Hotel and restaurant in a village. Less than two hours from Manhattan, nestled in lush grounds, this property boasts a highly acclaimed spa. The gardens feature 24 hectares of specimen trees, manicured lawns and the famous Shakespeare garden and maze. The spa, with its stunning décor in blue and white, offers an amazing array of treatments, as well as classes in dream interpretation, dance, painting, writing, yoga and tai chi. Workshops on topics like marriage, sleep and stress are led by renowned experts. The guest rooms reflect the tranquil elegance evident throughout the property, while culinary offerings include the healthy and delicious spa cuisine as well as the fine dining available at the inn. ... Learn moreless
Hotel and restaurant in a village. Founded in 1852 by Swiss-born Louis Fauchère, the hotel was run by the Fauchère family for 124 years and earned a legendary history. After a meticulous restoration in 2006, new owners revived that legacy with a casually elegant and welcoming décor enhanced by a collection of Hudson River School paintings. The hotel’s sophisticated Delmonico Room serves creative traditional cuisine and the chic modern ambiance of Bar Louis attracts a lively lunch and dinner crowd. An adjacent Patisserie Fauchère, hiking trails and a day spa, all located in the heart of a classic American small town with great architecture and shopping makes Hotel Fauchère a great getaway. ... Learn moreless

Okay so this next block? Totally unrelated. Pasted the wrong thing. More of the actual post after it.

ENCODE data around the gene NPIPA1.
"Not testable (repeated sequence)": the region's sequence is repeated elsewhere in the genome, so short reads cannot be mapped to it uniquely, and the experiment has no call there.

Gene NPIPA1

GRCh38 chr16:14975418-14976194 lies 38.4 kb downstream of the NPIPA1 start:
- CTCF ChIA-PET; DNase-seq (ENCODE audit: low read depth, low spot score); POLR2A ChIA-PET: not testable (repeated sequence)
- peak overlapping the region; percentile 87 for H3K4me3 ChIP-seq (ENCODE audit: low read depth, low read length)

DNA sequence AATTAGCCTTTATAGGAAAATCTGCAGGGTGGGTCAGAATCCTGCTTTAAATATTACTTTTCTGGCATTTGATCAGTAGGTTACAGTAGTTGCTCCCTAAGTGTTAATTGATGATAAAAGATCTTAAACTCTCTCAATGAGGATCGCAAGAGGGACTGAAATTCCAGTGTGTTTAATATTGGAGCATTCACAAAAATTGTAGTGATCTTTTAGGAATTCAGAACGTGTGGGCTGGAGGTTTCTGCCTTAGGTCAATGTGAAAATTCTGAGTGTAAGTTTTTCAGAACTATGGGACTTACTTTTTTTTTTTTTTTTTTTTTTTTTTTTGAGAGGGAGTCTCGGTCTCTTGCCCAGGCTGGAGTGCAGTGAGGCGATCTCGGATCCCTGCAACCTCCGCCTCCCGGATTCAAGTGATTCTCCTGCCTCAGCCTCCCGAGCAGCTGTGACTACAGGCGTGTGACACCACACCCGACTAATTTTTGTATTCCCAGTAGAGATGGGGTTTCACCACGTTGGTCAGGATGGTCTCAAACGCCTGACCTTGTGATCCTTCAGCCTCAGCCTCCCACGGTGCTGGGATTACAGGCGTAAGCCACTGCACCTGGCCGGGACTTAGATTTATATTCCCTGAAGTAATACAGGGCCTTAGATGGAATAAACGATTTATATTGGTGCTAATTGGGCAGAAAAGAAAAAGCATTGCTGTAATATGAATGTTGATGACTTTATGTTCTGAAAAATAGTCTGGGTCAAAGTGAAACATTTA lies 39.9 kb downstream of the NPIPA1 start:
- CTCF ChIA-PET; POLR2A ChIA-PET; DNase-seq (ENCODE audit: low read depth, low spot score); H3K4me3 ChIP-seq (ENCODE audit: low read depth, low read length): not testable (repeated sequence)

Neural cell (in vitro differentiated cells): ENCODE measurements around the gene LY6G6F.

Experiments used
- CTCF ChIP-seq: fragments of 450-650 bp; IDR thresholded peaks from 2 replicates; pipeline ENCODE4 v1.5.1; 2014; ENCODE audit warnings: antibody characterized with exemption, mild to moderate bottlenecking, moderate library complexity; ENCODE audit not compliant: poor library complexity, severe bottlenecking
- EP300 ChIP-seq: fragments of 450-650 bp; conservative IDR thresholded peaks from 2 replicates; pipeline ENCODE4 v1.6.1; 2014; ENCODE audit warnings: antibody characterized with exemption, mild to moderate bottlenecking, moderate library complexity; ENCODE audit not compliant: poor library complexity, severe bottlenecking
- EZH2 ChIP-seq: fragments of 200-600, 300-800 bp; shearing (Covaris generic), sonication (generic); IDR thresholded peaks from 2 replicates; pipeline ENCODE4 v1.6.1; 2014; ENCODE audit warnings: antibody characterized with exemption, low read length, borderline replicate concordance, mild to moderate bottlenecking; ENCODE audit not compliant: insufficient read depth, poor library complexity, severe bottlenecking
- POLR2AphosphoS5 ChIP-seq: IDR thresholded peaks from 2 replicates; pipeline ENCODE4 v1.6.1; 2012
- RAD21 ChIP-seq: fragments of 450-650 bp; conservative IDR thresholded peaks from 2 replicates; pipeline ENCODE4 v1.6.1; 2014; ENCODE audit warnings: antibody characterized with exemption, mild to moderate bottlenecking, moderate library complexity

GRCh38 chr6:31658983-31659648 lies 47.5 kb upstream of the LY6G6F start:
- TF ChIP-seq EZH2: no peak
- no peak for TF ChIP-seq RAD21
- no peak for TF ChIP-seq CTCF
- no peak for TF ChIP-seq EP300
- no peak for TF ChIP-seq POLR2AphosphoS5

Hotel and restaurant in town. For more than a century now, lovers of the great outdoors have come to unwind at this gracious New England Victorian inn overlooking the coast. Behind its traditional white clapboard exterior, the inn’s décor today bears the imprint of modern European design. The award winning restaurant, Natalie’s, offers a new take on fine dining, showcasing Maine’s bounty, including the famous Maine lobster. Perched on a hilltop, from its wrap around porch and delightful picture windows, the inn offers 180-degree views of Penobscot Bay, Camden Harbor and the surrounding mountains, the perfect invitation to explore the beautiful coastline of Maine. ... Learn moreless
Hotel and restaurant on a lake. The Point was built by the Rockefellers as a woodland retreat, during the heyday of the Adirondack Great Camps. Today it is a marvelous union of rustic simplicity and extraordinary luxury. The magnificent guest rooms are housed in four log buildings on the peaceful wooded shore of Upper Saranac Lake. The Point is a study in delicious contrasts: exceptional meals, blazing campfires at the edge of the lake, artworks and antiques, snowshoes and skis for exploring the magical white forest… Enjoy gourmet picnic excursions, journeys through the rippling waters in gleaming mahogany boats, and a staff that organizes each day according to the pleasure of the guests. ... Learn moreless